@Kris: The Nexus product line is developed for the data center. For enterprise end-user connectivity, it just doesn't make sense. This is especially true if you have plans for VoIP. There is no PoE support (that I know of ) in the Nexus product line. The FEX switches, as stated in the blog, don't do any local switching. This would imply no support for dCEF. The value-adds for running Nexus gear do not work for end-user computing. Stick with Catalyst gear for that. It is much better suited for that environment. Keep in mind, once you reach about 5 stackable switches, you're around the price point of a 6500 chassis. If you're looking at running CIUS phones or other PoE+ devices, you're going to need something that can provide a lot of PoE.
March 30, 2012 at 7:09 a.m. UTC
As an additional note, the recommended best practice is to configure the FEX connections straight through and to use the vPC connections between the 2200's.
5k--5k || || 2K 2K \\ / VPC || Host (Etherchannel bond)
Also, note that the 2200 has BPDU guard permanently on ... so no stacking switches below it. It works very reliably if you make sure everything is configured perfectly for the vPC parameters. If you don't, the secondary vPC peer will disable the link (which can result in a false sense of security.)
We use the 2248's with good success, essentially as dual top of rack switches. It gives us the flexibility of a top of rack switch, the central management capabilities of a chassis and surpasses the performance characteristics of doing this with 3750's. There are limitations to what can be done for sure, but for data center applications it does seem to make sense.
For enterprise closets, I don't think this is a good fit for. Speed limitations (5500 does not support 100Mbps), the spanning tree design issues, etc... limit the use. Additionally, these devices put off a lot of heat. They are very dense. (5500 has 48 SFP+ in a 1U box and vents to the top, port-side.) I don't see these being cooled in most enterprise closets.
March 30, 2012 at 6:08 p.m. UTC
@Chris Proctor: We got around the BPDU guard issue by simply turning off BPDU's on the downstream switches. So, I do have at least 3 instances of 4948 switches running downstream of a 2248 FEX switch running in production today.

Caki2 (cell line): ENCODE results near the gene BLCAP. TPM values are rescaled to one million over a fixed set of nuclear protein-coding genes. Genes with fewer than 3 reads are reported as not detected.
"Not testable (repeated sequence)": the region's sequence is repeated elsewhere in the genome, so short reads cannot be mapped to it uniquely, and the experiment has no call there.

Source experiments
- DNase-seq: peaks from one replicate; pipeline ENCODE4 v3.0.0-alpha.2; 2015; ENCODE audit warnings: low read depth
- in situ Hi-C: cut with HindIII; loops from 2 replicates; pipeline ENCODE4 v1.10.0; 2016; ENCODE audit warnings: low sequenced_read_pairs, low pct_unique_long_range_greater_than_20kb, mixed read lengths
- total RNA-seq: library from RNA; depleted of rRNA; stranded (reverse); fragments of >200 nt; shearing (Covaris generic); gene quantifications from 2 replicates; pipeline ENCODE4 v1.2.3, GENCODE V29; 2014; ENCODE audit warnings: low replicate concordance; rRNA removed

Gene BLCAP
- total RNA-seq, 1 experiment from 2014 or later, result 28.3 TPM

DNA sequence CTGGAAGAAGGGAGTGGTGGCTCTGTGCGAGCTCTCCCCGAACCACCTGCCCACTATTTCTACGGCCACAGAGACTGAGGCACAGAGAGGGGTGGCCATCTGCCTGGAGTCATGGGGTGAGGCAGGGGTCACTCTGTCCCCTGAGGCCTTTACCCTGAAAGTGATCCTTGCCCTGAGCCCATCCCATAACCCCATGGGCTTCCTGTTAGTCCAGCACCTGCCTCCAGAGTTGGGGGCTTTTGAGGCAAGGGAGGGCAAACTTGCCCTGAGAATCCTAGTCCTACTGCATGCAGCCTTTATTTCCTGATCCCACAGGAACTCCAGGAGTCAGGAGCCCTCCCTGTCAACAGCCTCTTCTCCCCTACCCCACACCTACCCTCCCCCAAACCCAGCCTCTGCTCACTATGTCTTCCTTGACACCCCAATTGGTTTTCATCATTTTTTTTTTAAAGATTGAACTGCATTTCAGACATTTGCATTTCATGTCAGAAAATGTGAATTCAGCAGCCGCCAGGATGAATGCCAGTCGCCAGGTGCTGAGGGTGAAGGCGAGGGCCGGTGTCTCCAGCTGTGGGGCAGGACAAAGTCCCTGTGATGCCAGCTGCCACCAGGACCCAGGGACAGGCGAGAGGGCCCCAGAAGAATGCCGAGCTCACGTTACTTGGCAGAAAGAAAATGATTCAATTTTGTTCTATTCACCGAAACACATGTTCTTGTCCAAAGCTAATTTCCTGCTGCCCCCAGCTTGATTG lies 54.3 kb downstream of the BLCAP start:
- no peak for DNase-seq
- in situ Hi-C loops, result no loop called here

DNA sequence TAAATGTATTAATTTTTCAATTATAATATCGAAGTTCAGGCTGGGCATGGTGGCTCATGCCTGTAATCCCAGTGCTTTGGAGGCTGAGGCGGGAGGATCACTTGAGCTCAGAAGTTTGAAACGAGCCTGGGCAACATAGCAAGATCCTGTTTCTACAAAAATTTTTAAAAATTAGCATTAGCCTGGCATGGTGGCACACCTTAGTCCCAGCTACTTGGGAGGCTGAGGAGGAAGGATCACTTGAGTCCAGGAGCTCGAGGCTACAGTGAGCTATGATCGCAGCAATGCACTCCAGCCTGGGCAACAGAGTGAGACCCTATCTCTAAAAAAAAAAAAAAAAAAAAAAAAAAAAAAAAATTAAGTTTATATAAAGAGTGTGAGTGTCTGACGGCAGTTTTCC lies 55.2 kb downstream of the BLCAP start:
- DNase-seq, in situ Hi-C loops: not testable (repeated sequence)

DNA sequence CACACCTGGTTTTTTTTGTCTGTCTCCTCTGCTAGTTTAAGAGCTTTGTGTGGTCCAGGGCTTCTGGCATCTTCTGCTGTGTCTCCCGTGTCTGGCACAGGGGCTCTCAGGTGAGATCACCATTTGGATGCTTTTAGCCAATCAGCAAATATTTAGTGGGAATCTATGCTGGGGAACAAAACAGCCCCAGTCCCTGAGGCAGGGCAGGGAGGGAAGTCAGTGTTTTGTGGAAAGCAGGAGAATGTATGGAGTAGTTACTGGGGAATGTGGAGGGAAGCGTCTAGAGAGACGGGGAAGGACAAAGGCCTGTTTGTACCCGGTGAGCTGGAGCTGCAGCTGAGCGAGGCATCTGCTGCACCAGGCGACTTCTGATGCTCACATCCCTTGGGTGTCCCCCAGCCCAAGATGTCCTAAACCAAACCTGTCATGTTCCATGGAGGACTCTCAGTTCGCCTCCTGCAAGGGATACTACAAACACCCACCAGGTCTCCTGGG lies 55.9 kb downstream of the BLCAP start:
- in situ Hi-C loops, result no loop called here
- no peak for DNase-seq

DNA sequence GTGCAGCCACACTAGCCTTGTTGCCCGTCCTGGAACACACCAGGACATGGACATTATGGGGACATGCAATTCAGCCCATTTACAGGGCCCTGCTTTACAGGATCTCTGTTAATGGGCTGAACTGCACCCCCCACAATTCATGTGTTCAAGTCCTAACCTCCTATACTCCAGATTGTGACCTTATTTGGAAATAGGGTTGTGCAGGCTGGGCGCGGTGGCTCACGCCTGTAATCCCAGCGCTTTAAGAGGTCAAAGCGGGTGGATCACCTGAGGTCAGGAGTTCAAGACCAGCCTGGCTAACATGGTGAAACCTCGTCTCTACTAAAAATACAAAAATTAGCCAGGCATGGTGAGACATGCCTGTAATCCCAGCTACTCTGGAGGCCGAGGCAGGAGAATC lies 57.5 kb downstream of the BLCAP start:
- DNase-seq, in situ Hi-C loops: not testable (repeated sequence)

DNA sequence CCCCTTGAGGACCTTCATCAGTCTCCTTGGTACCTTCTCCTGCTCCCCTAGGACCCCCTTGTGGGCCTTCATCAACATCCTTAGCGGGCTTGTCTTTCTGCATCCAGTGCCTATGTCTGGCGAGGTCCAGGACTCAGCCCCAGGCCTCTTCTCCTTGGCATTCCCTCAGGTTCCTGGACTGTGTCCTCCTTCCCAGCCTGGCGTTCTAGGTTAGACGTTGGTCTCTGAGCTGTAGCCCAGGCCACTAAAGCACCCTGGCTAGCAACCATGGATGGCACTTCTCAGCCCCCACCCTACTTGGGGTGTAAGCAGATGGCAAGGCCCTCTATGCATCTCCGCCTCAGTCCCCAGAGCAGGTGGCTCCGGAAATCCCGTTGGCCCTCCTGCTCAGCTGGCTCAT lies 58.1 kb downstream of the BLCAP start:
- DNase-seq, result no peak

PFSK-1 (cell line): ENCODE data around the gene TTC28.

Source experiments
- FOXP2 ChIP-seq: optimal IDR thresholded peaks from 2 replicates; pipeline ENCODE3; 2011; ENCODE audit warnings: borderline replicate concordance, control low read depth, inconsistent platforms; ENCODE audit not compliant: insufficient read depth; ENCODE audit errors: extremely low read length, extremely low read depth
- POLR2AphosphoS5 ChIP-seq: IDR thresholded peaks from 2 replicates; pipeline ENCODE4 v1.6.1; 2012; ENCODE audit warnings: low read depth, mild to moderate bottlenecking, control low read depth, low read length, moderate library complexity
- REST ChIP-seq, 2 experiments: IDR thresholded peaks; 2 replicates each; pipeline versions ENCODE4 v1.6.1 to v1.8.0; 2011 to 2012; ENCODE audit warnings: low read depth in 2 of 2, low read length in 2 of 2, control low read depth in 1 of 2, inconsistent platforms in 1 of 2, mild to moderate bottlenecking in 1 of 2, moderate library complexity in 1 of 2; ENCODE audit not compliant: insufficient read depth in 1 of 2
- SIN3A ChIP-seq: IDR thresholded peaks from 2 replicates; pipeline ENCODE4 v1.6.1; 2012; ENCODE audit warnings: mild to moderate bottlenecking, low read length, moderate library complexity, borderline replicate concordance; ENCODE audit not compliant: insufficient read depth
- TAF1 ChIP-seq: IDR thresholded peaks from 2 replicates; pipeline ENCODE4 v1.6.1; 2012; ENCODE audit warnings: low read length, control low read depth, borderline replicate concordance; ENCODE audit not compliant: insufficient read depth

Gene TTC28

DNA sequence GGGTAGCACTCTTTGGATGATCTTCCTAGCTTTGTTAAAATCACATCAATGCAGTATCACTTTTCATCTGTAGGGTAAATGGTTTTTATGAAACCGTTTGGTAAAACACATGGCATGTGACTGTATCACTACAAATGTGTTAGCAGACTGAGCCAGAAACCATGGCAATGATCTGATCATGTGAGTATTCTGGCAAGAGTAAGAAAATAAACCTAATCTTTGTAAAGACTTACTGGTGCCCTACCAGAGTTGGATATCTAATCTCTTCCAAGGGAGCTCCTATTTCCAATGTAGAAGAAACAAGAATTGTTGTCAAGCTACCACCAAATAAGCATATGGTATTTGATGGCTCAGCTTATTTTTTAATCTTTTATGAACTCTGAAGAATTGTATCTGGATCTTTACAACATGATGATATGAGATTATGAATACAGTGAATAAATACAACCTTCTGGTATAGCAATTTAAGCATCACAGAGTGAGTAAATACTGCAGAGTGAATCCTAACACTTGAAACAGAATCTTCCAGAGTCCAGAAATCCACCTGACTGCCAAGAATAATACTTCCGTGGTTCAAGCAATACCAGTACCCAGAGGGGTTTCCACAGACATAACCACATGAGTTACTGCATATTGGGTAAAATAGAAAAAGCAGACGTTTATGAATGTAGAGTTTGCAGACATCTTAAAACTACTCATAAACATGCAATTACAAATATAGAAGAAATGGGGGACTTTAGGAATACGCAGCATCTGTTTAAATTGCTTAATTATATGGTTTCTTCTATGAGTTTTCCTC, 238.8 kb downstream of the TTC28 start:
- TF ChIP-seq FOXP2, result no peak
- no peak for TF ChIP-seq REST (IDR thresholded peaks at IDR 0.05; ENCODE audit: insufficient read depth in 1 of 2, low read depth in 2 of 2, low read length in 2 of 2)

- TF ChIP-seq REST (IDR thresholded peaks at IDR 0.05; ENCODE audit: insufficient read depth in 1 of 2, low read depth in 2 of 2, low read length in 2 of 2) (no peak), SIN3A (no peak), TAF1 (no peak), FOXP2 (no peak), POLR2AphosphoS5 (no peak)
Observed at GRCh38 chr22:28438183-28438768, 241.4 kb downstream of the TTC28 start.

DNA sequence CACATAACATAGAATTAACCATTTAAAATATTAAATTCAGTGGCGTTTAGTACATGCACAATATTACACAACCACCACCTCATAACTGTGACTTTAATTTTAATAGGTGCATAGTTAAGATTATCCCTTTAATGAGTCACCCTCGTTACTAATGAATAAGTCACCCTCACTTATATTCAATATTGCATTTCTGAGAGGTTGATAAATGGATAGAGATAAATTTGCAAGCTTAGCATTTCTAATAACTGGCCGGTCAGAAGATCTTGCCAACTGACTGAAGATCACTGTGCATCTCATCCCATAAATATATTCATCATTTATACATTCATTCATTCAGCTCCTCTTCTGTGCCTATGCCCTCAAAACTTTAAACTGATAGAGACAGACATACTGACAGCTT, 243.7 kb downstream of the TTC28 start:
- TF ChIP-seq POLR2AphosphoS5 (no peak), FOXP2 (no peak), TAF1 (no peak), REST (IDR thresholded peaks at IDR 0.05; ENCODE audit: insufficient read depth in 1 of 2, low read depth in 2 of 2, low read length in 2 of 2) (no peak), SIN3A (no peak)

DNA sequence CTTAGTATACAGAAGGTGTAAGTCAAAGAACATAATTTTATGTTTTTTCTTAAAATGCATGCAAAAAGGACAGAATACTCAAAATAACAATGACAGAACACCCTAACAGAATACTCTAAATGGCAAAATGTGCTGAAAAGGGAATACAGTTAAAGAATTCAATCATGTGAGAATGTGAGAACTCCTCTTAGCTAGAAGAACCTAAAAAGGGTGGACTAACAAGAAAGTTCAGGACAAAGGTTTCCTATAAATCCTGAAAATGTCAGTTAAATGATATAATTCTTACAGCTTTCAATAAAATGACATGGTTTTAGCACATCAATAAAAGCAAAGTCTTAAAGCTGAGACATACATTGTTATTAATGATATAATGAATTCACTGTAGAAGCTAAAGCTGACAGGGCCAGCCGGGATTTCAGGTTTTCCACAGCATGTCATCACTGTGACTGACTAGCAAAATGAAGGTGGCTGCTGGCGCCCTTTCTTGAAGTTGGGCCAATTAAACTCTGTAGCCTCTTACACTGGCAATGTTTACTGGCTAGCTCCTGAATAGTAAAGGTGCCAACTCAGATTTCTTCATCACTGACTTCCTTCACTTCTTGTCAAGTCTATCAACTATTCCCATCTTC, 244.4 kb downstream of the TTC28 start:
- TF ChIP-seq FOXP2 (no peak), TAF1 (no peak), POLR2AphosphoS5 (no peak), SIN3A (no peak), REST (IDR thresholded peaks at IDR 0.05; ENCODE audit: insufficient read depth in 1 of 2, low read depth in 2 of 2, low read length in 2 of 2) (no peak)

I have never seen vPC running on the 2200 FEX switches. As they have no intelligence of their own, I never attempted to create a vPC link between them. I must admit, I am a little confused by your diagram.
I other real value to the FEX: when it comes to FCoE, the 2232PP supports FCoE. The 5000's and 2200's were available for FCoE multi-hop was a ratified standard. So, you could spread out your 2232PP FEX switches and avoid FCoE multi-hop because the FEX is part of the same fabric. Now that was cool :)
March 30, 2012 at 6:40 p.m. UTC
The Cisco Nexus 2000 Series Fabric Extenders comprise a category of data center products designed to simplify data center access architecture and operations. The Cisco Nexus 2000 Series uses the Cisco Fabric Extender architecture to provide a highly scalable unified server-access platform across a range of 100 Megabit Ethernet, Gigabit Ethernet, 10 Gigabit Ethernet, unified fabric, copper and fiber connectivity, rack, and blade server environments.
The platform is ideal to support today's traditional Gigabit Ethernet while allowing transparent migration to 10 Gigabit Ethernet, virtual machine-aware unified fabric technologies.The Cisco Nexus 2000 Series Fabric Extenders behave as remote line cards for a parent Cisco Nexus switch. The fabric extenders are essentially extensions of the parent Cisco Nexus switch fabric, with the fabric extenders and the parent Cisco Nexus switch together forming a distributed modular system. This architecture enables physical topologies with the flexibility and benefits of both top-of-rack (ToR) and end-of-row (EoR) deployments.
Cisco Nexus 2000 Series Deployment Scenarios
The fabric extenders can be used in the following deployment scenarios:
• Rack servers with 100 Megabit Ethernet, Gigabit Ethernet, or 10 Gigabit Ethernet network interface cards (NICs); the fabric extender can be physically located at the top of the rack and the Cisco Nexus parent switch can reside in the middle or at the end of the row, or the fabric extender and the Cisco Nexus parent switch can both reside at the end or middle of the row.
• 10 Gigabit Ethernet and FCoE deployments, using servers with converged network adapters (CNAs) for unified fabric environments with the Cisco Nexus 2232PP.
• 1/10 Gigabit Ethernet BASE-T server connectivity with ease of migration from 1 to 10GBASE-T and effective reuse of structured cabling.
• Server racks with integrated lights-out (iLO) management, with 100 Megabit Ethernet or Gigabit Ethernet management and iLO interfaces.
• Gigabit Ethernet and 10 Gigabit Ethernet blade servers with pass-through blades.
• Low-latency, high-performance computing environments.
• Virtualized access.
Cisco Nexus 2000 Series Fabric Extenders Design Scenarios, from Left to Right: